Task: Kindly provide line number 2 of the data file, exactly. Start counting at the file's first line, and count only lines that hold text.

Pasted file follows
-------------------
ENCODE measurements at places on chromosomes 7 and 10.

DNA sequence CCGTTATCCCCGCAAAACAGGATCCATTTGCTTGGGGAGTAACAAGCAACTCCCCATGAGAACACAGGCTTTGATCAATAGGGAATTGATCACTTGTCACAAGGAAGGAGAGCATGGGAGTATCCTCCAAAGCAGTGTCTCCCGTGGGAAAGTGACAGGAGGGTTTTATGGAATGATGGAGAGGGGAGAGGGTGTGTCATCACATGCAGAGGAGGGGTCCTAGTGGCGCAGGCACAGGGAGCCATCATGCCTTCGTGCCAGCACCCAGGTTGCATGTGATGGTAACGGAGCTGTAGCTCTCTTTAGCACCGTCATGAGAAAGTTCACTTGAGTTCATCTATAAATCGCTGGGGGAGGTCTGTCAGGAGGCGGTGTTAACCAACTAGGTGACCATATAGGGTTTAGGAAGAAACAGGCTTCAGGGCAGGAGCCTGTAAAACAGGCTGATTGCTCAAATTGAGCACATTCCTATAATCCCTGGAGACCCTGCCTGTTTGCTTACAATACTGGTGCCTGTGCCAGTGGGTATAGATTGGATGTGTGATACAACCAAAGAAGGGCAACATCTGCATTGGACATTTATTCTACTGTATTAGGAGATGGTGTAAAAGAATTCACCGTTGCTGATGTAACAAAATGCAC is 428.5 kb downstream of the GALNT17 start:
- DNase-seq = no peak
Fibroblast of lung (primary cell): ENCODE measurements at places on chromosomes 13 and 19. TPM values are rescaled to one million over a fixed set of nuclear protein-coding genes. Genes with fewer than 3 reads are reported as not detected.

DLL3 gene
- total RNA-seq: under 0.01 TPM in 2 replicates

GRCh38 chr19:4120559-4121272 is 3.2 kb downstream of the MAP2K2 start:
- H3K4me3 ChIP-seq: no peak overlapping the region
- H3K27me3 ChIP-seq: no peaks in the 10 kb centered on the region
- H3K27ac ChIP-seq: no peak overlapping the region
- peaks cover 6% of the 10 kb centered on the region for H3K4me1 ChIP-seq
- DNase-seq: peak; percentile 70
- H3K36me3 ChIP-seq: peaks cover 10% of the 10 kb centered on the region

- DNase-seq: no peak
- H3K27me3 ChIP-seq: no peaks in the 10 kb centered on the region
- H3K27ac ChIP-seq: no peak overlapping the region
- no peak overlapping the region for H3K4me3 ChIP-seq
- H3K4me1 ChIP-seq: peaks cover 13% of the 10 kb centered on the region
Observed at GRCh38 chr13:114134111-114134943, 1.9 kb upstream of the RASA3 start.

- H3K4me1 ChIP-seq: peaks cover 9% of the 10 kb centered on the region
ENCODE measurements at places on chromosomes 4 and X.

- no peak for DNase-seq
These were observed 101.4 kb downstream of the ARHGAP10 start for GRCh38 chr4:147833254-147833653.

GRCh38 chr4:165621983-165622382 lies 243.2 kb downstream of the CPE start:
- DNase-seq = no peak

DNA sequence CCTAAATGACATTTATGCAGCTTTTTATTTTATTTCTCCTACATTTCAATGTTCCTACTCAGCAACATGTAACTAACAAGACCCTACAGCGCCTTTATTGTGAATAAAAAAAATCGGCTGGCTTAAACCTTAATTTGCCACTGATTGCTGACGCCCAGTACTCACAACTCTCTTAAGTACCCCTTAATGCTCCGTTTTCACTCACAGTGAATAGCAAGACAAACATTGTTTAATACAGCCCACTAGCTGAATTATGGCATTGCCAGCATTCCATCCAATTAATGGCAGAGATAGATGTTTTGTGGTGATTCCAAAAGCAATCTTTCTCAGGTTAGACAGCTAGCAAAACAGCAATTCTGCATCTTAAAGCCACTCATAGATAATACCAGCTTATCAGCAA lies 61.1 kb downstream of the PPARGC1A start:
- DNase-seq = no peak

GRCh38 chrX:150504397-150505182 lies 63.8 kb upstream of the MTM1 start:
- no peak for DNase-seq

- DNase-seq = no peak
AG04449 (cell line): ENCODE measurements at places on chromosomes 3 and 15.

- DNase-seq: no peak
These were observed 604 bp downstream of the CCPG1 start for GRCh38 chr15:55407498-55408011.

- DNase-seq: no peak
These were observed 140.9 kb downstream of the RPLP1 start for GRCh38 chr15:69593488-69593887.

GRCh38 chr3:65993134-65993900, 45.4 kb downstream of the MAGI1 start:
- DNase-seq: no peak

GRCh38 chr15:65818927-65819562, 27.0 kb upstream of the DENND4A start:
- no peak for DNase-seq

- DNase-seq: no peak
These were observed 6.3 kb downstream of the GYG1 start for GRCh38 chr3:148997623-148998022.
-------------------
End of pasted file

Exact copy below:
DNA sequence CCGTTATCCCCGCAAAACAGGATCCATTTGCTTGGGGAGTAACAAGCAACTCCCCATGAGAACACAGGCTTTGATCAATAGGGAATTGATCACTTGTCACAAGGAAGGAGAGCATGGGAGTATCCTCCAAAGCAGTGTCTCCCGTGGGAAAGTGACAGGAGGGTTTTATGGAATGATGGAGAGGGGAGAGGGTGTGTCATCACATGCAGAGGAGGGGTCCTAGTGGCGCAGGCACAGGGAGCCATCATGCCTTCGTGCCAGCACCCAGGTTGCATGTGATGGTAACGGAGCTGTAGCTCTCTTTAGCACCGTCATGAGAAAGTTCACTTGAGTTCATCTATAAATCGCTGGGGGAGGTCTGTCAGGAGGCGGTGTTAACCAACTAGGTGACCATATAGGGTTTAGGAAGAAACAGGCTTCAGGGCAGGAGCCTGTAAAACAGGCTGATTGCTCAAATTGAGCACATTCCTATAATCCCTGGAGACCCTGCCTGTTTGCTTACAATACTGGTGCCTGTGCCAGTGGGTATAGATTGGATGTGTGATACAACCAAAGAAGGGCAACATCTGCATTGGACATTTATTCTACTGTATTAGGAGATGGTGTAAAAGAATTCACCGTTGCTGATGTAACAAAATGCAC is 428.5 kb downstream of the GALNT17 start: